Your money sitting in funds is 100% legal to move into a passive apartment community and also has the blessing from the IRS to be invested and tax deferred! While you can’t invest in real estate directly through an employer-sponsored 401(k), you can choose to roll a former employer’s 401(k) account into an individual retirement account (IRA). Prior to moving funds into a new account, ask if the current account already allows you to “self-direct” the funds to invest in real estate; if no, then all you have to do is simply move the money into an account that gives you the control to invest in real estate. (takes about 2-weeks to transfer over)

IRA and 401(k) managers aren’t going to tell you that you can self-direct your money because then they don’t get their fees.

That nasty “F” word; FEES.

NOTE - This list is not all inclusive but a good guide to what should be considered - please consult with legal counsel for any legal questions.

For each property, there is a separate and unique legal operating agreement that outlines the following:

• Investor shares and equity percentage owned

• Articles of the organization

• Capital account rules & contribution stipulations

• Changes in control of the legal entity

• Company’s method of accounting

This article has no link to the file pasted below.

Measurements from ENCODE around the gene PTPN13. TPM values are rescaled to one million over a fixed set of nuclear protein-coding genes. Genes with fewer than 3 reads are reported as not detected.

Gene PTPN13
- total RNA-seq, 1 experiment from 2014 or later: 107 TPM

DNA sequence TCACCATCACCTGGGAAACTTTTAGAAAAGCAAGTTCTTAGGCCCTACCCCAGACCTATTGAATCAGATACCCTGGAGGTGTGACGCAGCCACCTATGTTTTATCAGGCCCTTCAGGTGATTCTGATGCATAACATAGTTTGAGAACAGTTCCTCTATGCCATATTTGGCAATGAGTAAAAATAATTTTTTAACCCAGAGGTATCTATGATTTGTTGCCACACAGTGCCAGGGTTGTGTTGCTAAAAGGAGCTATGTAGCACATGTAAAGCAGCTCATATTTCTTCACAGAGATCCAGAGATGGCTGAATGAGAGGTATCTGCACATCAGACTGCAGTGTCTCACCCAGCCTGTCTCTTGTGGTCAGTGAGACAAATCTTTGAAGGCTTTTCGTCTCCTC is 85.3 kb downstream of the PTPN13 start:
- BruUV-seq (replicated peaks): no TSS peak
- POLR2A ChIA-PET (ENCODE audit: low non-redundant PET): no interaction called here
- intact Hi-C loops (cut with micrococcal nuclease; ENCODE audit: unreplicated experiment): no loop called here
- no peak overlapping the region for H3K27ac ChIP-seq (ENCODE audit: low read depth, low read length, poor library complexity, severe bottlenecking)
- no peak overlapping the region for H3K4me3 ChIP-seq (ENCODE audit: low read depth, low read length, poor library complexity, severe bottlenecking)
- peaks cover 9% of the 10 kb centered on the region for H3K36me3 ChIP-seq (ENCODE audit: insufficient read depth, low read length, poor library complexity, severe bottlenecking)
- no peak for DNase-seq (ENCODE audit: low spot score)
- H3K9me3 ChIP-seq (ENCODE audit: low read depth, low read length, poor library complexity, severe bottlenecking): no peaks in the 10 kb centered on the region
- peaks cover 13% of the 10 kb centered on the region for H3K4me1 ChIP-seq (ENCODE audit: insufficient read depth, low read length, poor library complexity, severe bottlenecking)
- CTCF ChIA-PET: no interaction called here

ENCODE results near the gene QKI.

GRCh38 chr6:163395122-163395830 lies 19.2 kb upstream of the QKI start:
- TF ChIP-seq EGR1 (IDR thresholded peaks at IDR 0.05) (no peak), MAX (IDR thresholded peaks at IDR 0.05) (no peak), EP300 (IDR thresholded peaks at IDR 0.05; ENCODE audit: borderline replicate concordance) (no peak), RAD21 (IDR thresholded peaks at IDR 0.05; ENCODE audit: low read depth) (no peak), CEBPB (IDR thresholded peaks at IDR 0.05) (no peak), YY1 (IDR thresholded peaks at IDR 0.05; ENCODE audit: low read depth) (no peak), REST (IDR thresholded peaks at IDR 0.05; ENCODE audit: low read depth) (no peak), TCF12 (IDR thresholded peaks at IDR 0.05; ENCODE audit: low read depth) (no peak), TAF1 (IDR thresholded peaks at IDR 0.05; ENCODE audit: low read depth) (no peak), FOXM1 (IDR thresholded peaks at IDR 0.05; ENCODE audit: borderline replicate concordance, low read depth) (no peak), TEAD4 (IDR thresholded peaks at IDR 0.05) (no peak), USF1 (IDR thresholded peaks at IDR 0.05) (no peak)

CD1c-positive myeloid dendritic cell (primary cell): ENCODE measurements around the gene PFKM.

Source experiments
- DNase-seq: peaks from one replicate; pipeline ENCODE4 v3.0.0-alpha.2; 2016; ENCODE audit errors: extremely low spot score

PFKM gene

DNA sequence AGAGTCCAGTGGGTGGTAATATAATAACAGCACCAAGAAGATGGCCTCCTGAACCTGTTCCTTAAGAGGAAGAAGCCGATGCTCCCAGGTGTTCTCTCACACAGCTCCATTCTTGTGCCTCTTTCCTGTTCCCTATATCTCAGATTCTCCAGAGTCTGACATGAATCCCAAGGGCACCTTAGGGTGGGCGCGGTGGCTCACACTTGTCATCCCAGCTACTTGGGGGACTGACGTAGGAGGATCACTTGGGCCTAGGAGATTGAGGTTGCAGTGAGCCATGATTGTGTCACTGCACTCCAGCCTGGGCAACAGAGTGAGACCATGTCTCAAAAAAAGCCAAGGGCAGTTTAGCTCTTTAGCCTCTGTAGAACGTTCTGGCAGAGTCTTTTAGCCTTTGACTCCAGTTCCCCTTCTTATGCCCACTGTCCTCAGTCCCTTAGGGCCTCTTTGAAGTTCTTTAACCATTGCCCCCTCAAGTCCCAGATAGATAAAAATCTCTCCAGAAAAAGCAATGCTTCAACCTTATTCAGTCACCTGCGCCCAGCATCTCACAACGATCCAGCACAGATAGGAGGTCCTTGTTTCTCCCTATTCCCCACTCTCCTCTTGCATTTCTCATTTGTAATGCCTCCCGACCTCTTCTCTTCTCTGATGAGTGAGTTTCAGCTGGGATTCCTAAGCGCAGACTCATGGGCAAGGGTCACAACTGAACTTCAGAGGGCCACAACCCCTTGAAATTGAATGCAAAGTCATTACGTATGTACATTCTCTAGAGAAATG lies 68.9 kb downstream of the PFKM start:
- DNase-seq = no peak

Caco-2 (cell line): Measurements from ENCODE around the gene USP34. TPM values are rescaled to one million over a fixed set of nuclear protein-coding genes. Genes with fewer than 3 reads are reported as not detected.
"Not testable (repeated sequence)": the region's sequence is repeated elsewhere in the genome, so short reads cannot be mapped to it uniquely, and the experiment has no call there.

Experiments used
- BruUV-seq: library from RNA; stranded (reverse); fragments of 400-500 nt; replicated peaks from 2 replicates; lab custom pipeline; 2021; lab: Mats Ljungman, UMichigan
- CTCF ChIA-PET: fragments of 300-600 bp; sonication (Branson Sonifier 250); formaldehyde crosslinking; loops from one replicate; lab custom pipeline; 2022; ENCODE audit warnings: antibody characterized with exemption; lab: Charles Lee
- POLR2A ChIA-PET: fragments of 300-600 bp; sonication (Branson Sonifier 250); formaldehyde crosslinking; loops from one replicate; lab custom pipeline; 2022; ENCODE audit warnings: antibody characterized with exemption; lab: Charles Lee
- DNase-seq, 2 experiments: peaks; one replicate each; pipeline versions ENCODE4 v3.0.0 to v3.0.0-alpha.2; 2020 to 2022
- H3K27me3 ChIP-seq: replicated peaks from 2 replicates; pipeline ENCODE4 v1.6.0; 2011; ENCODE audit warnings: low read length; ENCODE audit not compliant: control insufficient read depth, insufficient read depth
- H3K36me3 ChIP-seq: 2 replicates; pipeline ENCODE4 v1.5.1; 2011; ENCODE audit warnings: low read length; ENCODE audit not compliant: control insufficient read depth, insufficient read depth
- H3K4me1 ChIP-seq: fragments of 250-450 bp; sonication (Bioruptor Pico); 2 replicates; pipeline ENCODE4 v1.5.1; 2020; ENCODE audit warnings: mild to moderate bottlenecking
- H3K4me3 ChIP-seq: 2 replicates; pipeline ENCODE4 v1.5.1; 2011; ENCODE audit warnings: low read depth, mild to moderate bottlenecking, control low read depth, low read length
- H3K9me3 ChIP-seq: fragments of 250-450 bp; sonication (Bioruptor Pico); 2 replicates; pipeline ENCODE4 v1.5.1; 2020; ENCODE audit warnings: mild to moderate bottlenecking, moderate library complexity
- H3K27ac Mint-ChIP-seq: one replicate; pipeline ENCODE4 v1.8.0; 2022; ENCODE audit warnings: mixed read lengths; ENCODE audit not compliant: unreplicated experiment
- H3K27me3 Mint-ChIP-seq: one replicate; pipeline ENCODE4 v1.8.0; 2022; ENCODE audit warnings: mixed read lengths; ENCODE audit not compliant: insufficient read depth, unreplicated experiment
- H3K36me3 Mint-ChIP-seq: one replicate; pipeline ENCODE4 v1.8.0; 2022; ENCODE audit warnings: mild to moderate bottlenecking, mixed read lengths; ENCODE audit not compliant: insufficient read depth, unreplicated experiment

• Stipulations for a deceased member, deceased spouse, or divorce

• Distribution expectations

• Rules for disposition and sale

• Economic risk of loss

• Event of dissolution & dissociation

• Initial capital contributions of members and managers

• What a ‘majority’ vote means

• Duties and expectations of the active members running the project

• Outline of the debt rules and restrictions

• Membership interests (money, net losses, net profits, notices)

• Organization expenses and expectations

• Permitted & authorized transfer of ownership

• Legal definition of the subject property

• Special majority voting rules

• Federal income tax treatment

• Acts requiring special or unanimous vote of members

• Limitation of liability of the manager (i.e., active partner)

• Stipulation on the use of the property’s bank accounts

• Appointment rules of a new manager

• Manager’s conflicts of interest & rules for compensation

• Fiduciary duties of the manager

• Meetings of members

• Priority and return of capital contributions

• Books of account and records

• Member’s capital account